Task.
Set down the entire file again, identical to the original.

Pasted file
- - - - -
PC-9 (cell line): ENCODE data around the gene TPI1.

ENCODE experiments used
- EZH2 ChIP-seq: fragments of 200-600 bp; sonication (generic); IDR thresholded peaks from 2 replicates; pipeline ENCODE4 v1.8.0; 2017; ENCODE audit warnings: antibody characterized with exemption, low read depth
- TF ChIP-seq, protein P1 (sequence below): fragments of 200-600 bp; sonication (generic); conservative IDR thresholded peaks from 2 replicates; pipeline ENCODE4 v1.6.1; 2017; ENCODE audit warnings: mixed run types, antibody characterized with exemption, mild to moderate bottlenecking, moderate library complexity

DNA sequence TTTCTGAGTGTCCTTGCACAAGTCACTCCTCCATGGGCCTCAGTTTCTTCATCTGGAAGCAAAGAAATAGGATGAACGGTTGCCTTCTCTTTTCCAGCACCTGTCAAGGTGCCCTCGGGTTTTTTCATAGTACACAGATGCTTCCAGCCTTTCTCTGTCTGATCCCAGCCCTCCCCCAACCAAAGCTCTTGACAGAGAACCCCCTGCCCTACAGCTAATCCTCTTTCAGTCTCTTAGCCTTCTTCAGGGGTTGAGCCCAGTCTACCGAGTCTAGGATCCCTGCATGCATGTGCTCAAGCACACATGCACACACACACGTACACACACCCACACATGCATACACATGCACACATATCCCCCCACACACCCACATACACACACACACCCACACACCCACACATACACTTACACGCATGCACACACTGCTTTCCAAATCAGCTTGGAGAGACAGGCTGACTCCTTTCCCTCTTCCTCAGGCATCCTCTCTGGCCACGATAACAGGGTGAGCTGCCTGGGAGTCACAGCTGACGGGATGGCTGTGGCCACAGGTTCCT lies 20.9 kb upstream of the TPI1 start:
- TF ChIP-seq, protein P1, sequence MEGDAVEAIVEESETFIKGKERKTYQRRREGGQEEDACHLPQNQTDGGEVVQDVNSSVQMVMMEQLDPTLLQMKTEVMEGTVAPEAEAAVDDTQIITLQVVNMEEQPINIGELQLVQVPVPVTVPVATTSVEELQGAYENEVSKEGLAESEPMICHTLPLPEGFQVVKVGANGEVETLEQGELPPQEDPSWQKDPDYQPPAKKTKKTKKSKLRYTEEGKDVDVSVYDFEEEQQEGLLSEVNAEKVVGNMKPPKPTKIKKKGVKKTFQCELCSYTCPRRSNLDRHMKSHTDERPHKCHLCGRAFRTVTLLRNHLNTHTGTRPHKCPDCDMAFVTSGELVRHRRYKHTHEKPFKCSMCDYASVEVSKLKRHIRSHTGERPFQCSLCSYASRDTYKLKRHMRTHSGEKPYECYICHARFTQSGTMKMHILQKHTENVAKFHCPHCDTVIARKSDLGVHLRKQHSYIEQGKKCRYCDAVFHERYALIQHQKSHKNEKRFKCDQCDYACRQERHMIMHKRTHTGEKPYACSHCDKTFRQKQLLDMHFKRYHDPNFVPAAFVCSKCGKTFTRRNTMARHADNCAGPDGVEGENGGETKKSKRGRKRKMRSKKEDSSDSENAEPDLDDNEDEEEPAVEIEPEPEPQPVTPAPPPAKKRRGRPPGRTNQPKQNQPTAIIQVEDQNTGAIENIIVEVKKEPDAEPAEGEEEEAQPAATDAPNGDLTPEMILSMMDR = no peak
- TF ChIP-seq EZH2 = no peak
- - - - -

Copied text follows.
PC-9 (cell line): ENCODE data around the gene TPI1.

ENCODE experiments used
- EZH2 ChIP-seq: fragments of 200-600 bp; sonication (generic); IDR thresholded peaks from 2 replicates; pipeline ENCODE4 v1.8.0; 2017; ENCODE audit warnings: antibody characterized with exemption, low read depth
- TF ChIP-seq, protein P1 (sequence below): fragments of 200-600 bp; sonication (generic); conservative IDR thresholded peaks from 2 replicates; pipeline ENCODE4 v1.6.1; 2017; ENCODE audit warnings: mixed run types, antibody characterized with exemption, mild to moderate bottlenecking, moderate library complexity

DNA sequence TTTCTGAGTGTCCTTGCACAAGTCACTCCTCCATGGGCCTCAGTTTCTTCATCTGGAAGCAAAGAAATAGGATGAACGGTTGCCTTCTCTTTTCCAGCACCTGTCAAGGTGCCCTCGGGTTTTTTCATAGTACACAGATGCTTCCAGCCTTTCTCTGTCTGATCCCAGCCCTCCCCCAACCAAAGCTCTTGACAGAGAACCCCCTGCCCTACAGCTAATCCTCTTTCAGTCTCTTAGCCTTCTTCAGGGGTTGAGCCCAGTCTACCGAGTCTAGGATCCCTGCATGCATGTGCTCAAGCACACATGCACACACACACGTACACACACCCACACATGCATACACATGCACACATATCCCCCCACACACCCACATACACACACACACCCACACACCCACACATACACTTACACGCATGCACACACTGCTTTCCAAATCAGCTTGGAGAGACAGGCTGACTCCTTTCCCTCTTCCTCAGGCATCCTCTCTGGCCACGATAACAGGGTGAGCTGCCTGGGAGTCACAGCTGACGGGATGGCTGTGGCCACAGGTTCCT lies 20.9 kb upstream of the TPI1 start:
- TF ChIP-seq, protein P1, sequence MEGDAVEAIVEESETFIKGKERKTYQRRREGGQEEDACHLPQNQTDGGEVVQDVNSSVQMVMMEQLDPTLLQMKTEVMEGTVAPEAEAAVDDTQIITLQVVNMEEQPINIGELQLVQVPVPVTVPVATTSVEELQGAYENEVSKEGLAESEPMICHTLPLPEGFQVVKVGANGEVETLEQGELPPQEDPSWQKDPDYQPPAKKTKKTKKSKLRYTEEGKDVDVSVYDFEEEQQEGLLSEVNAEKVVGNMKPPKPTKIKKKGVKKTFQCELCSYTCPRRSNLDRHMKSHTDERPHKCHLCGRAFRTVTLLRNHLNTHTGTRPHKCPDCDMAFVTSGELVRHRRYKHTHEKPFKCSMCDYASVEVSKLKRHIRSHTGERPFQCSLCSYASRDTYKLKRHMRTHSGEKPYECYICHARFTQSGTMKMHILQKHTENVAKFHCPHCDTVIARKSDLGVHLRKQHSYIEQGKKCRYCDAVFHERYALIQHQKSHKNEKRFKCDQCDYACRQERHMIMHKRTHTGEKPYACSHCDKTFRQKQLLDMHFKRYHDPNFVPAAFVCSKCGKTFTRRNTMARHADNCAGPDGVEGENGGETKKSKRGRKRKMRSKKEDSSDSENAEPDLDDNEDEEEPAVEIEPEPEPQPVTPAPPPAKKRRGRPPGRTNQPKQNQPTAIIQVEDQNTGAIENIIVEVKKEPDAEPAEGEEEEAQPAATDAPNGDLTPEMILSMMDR = no peak
- TF ChIP-seq EZH2 = no peak